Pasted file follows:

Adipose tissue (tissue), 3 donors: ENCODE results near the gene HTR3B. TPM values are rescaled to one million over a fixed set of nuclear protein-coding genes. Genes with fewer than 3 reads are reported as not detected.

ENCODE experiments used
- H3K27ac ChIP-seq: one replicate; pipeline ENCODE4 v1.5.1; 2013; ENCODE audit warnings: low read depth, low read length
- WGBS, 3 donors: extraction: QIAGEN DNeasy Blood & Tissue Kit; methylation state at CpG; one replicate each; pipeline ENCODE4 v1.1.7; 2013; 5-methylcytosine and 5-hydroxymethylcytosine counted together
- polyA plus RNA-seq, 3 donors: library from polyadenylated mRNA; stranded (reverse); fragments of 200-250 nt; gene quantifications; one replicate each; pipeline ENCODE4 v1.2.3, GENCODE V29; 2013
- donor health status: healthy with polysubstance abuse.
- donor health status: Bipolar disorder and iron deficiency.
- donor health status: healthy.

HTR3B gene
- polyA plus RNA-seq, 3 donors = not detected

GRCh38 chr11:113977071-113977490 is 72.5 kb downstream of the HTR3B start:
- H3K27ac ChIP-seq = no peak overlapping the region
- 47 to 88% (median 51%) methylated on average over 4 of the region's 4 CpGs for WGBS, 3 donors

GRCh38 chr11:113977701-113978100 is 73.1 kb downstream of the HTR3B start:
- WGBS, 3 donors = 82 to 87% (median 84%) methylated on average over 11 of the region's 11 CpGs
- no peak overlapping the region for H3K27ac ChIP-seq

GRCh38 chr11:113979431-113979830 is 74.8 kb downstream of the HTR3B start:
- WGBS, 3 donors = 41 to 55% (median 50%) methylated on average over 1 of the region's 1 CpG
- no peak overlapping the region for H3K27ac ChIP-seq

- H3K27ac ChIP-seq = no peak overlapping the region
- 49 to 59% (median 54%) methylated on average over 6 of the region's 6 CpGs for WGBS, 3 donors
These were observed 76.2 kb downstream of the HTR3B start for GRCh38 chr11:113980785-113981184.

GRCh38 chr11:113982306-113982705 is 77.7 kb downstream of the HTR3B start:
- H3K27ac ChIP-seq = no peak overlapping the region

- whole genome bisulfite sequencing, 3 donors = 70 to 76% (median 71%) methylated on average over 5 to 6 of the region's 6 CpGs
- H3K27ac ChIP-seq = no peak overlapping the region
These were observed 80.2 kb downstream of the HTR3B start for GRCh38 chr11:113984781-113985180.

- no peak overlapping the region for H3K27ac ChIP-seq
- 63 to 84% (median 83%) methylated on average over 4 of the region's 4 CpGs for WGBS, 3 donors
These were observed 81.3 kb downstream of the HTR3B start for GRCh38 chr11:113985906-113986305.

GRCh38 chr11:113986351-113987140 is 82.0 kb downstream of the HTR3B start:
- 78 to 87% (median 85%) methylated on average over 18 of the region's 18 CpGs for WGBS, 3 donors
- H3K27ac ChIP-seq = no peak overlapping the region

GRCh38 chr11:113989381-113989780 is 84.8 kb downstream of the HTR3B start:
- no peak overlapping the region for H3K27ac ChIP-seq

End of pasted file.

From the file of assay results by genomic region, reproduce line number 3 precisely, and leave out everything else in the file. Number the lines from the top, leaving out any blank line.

- H3K27ac ChIP-seq: one replicate; pipeline ENCODE4 v1.5.1; 2013; ENCODE audit warnings: low read depth, low read length